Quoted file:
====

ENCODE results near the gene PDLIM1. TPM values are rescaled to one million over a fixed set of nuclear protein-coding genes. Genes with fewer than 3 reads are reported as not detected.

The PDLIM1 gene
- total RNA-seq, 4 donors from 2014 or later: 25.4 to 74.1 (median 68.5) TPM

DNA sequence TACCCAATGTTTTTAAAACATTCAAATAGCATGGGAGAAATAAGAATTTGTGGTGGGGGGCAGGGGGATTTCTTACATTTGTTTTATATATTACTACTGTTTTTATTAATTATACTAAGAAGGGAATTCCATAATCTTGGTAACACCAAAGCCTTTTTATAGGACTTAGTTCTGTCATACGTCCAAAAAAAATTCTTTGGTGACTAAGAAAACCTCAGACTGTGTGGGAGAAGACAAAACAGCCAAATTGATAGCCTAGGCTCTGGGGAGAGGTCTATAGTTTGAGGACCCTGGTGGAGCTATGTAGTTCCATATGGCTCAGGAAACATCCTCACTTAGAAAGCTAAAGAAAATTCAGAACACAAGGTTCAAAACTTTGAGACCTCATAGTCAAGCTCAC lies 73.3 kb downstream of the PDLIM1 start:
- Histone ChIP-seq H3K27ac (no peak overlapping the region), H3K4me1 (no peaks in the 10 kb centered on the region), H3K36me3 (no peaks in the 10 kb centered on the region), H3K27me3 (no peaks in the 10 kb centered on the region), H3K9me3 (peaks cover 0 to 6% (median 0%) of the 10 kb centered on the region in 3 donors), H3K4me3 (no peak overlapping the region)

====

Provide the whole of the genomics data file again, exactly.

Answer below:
ENCODE results near the gene PDLIM1. TPM values are rescaled to one million over a fixed set of nuclear protein-coding genes. Genes with fewer than 3 reads are reported as not detected.

The PDLIM1 gene
- total RNA-seq, 4 donors from 2014 or later: 25.4 to 74.1 (median 68.5) TPM

DNA sequence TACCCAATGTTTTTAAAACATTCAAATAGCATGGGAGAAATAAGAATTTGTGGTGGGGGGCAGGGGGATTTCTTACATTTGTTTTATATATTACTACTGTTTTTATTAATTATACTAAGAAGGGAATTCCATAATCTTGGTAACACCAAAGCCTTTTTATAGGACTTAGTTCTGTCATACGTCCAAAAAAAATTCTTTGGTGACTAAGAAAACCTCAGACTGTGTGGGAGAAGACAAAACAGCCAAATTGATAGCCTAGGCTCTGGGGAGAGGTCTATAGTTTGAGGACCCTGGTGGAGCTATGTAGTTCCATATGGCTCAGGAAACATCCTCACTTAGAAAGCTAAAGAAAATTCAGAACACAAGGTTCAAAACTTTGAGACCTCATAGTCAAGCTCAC lies 73.3 kb downstream of the PDLIM1 start:
- Histone ChIP-seq H3K27ac (no peak overlapping the region), H3K4me1 (no peaks in the 10 kb centered on the region), H3K36me3 (no peaks in the 10 kb centered on the region), H3K27me3 (no peaks in the 10 kb centered on the region), H3K9me3 (peaks cover 0 to 6% (median 0%) of the 10 kb centered on the region in 3 donors), H3K4me3 (no peak overlapping the region)